Whilst Penn's character’s childhood does take up the bulk of the film, there's also a few other things thrown in for good measure. Every so often, we're randomly treated to some scenes from the creation of the Universe which, to be fair, are absolutely mesmerising. Responsible for these shots was legendary special effects Supervisor Doug Trumbull who had worked on 2001: A Space Odyssey and whose previous film had been Blade Runner almost thirty years previous. I watched his work on The Tree of Life and was in absolute awe of how eye-bleedingly gorgeous everything looked. I seriously wouldn't recommend watching whilst stoned though as you could easily lose a few hours to gawping at any single frame of this film, though having said that, I did also once lose about fifteen long minutes by just staring intently at a door handle. It looked so plastic and shiny that in my stupor, I seriously couldn't believe my luck.

"Clever girl..."
There's another scene thrown into this film too which actually received a little bit of criticism. A dinosaur is lying helpless by the side of a stream when a larger carnivore heads over to eat it. Before the sharp tooth chows down however, he has a second thought and decides instead to scuttle off without murdering his intended victim. If only OJ Simpson had a similar epiphany then perhaps that murder that he 'didn't' commit wouldn't have happened either. This is apparently supposed to represent the birth of conscience with the meat eater feeling too guilty to kill its helpless meal. Most critics seem to think that overall this section is just a little bit out of place but fuck it, they're all wrong. In fact I don't think there's a single film out there that couldn't be improved with a few extra dinosaur scenes thrown in for good measure. Sure The Godfather is great but is a T-Rex's head not more threatening than a horse’s? If there was a risk of a Raptor attack in any of Katherine Heigl's movies, one of them might even be in danger of being watchable. There's a big emphasis on the word ‘might’, there.

So as is probably obvious, The Tree of Life doesn't have a standard and straight forward narrative. In a way, this film actually consists of two separate halves. The first is a montage of those above sections, highlighting the poetry of love, death and nature. There's the beauty of the universe, the kindness of a species and the sheer joy of Penn's youth. In fact I think this could be the most exuberant depiction of childhood that could exist without an XBox or widescreen TV. On one of the rare occasions that my boyhood self decided to play outside, I ended up finding cans of beer and grotty pornography in the bushes. It was one of those ‘reader’s wife’ magazines featuring such a manky standard of fanny that I think I was genuinely traumatised for a good few years by it. The young Penn however luckily just plays ball games and frolics in fields with his brothers.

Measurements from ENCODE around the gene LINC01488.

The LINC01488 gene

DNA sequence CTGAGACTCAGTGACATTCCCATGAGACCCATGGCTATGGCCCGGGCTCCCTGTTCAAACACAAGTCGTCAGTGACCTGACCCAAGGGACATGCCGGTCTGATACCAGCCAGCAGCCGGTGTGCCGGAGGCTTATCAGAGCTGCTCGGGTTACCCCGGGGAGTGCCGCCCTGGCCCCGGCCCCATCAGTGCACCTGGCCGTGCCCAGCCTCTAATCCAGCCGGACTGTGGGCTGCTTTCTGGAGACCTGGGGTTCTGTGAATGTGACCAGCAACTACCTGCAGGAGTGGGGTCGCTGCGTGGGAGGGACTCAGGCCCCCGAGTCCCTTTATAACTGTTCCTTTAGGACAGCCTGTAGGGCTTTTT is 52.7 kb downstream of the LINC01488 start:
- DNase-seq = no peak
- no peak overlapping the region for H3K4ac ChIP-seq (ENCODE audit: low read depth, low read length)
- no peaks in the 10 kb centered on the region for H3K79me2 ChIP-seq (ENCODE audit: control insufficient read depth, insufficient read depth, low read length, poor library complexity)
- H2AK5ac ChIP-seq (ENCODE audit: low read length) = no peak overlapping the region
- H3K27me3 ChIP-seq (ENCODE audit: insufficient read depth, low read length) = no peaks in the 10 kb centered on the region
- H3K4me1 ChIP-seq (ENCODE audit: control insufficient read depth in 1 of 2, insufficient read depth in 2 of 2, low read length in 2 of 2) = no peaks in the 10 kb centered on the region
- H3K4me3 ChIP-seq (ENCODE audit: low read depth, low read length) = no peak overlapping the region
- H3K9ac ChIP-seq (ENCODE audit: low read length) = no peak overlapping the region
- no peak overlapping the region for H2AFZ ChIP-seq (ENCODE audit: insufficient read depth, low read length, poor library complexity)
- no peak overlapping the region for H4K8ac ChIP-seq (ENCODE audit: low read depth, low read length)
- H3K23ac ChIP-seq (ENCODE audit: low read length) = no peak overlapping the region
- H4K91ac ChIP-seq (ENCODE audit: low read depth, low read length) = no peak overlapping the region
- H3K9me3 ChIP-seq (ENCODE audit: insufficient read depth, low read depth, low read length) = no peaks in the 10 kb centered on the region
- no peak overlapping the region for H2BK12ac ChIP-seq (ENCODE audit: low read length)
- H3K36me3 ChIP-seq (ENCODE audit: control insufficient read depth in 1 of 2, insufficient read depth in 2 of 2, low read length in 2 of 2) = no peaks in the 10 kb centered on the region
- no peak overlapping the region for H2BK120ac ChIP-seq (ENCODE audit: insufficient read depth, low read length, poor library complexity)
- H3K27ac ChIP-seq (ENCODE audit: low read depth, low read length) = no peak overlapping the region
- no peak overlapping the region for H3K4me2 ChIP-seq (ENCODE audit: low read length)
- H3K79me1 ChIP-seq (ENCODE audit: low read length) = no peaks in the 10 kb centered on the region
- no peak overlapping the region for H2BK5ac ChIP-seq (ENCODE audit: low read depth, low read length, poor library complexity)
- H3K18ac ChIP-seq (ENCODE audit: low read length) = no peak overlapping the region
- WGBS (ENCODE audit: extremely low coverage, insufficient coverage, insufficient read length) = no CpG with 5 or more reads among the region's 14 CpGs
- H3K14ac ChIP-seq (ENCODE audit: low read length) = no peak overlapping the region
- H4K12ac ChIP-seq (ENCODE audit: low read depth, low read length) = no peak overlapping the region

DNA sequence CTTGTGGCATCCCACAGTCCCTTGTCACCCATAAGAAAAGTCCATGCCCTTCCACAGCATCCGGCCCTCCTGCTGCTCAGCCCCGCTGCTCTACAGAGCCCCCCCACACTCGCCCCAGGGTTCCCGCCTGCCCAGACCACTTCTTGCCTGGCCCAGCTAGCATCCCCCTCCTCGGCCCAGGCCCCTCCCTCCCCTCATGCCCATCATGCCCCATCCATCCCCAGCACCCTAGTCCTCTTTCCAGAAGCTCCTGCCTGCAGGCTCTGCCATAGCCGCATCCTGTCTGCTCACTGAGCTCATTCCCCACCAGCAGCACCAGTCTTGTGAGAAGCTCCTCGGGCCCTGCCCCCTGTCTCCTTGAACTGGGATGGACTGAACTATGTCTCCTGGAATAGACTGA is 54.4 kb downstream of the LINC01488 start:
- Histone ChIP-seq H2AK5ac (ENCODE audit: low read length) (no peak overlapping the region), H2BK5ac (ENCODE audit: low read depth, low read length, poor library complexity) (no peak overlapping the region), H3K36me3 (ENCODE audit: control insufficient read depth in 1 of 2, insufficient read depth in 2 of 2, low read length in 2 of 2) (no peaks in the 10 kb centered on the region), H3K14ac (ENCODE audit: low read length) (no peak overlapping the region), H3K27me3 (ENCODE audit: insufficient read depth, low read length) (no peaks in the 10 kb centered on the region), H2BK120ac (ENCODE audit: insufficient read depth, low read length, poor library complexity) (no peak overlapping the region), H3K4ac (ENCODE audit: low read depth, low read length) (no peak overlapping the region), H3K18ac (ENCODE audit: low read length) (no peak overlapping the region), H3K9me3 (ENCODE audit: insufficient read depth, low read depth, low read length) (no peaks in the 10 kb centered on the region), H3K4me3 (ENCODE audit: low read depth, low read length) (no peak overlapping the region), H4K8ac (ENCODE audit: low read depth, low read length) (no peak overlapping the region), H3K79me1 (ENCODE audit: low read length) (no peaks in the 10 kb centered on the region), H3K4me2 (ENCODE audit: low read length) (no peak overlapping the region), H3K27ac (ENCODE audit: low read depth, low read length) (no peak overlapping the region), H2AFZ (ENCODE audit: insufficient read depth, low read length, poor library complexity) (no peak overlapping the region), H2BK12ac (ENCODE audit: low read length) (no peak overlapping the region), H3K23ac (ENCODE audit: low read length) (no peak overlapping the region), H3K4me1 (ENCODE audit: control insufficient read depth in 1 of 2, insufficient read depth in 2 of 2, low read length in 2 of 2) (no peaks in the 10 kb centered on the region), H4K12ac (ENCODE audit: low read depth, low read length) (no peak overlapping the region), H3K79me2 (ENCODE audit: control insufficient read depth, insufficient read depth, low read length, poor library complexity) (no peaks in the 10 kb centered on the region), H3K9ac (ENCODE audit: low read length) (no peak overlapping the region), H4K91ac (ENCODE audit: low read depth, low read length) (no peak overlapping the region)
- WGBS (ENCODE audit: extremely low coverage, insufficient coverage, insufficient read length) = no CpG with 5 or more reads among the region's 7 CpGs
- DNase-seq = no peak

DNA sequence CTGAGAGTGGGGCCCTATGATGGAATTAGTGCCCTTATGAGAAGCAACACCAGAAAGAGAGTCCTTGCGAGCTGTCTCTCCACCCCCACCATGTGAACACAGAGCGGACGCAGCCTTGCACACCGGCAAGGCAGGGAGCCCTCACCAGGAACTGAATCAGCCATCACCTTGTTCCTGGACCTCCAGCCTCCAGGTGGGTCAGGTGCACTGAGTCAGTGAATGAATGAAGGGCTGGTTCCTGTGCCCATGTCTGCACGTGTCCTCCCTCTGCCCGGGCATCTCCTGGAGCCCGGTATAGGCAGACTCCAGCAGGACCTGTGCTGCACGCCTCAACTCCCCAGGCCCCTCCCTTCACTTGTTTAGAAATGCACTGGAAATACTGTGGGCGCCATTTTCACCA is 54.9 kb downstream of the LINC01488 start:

"Ah... Flash back humour."
If it wasn't for Pitt's brooding bulk of insecurities then everything in the boy’s life would be great. It's not that Pitt doesn't love his kids; it's more that he wants to ensure they're hardened to a world that's disappointed him. He'd dreamed of being a musician but ended up being a failed business man. In fact everything that irks Pitt here was cheerfully summed up by Pitt in 1999, “We've all been raised on television to believe that one day we'd all be millionaires, and movie gods, and rock stars. But we won't. And we're slowly learning that fact. And we're very, very pissed off”.

The second half of the film tones down the collage of beauty and instead focuses a little more on the 50's upbringing. The young Penn also starts to become angry and disillusioned by his father after noticing the hypocrisies of what he preaches and how he acts. In fact the film surprisingly starts heading slightly into Badlands territory as the young boy goes a little off the rails turning slightly into Sid from Toy Story. He starts vandalising buildings, assaulting people and abusing animals. At one point he ties a frog to a firework and sets it off. I'd like to say this scene ends with the frog, “falling with style”, but it doesn't, he just explodes like a big green twat. I can't say for sure, but I suspect this is about the point that the French audience probably started booing.